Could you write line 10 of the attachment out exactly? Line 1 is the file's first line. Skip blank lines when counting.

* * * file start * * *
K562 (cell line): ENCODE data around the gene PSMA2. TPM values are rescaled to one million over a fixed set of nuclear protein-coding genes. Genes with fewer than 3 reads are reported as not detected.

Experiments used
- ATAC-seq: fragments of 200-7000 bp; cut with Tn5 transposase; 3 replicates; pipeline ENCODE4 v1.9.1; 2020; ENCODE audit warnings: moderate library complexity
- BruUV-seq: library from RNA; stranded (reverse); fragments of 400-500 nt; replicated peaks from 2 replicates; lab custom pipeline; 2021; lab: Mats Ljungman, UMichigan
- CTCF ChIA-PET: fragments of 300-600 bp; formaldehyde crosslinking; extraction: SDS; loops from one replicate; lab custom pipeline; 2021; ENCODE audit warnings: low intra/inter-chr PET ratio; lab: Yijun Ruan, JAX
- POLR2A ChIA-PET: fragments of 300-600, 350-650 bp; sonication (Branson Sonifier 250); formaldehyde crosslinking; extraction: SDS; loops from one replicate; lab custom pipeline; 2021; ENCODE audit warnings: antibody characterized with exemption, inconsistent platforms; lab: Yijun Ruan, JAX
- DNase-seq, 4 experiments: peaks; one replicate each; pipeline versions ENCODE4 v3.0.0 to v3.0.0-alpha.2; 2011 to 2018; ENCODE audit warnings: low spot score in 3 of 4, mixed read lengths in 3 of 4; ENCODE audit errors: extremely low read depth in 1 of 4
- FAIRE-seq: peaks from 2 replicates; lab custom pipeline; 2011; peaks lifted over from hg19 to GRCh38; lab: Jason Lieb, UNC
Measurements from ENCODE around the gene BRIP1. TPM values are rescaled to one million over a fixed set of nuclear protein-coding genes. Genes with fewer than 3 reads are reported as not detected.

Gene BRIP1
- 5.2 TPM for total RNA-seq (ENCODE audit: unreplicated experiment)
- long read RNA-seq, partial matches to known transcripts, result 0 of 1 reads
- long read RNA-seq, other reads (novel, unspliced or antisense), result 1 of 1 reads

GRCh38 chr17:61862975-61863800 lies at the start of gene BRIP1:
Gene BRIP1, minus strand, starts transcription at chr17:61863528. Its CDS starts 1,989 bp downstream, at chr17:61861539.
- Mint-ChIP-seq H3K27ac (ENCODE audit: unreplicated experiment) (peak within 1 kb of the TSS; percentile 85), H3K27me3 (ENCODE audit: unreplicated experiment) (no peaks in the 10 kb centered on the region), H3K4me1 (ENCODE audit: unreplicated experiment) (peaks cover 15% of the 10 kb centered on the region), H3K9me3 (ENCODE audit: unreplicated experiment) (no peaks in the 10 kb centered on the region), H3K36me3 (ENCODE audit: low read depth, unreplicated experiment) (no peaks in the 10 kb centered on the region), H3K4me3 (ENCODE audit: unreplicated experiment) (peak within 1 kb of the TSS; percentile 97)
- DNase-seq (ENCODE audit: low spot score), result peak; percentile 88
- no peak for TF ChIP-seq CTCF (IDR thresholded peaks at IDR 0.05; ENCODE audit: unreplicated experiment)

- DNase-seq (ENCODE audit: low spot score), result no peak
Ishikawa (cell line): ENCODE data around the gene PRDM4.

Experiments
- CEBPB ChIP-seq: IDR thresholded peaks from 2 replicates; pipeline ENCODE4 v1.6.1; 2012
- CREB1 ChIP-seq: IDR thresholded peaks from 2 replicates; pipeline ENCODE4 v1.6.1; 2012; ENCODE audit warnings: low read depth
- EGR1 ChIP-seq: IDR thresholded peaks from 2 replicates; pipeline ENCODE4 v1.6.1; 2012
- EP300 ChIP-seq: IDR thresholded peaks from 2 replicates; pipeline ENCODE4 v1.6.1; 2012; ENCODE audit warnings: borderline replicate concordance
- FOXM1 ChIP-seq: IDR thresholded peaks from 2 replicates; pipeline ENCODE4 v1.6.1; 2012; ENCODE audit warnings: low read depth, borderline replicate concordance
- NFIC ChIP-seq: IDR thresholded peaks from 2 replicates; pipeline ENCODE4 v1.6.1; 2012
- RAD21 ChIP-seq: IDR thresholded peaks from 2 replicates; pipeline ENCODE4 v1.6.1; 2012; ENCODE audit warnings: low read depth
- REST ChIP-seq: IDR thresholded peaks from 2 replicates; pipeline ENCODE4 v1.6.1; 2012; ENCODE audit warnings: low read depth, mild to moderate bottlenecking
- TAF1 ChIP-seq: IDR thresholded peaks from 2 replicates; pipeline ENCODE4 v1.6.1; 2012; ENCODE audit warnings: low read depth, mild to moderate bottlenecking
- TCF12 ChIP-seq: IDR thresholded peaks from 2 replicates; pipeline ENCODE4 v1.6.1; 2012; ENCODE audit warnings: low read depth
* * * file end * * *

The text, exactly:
Gene BRIP1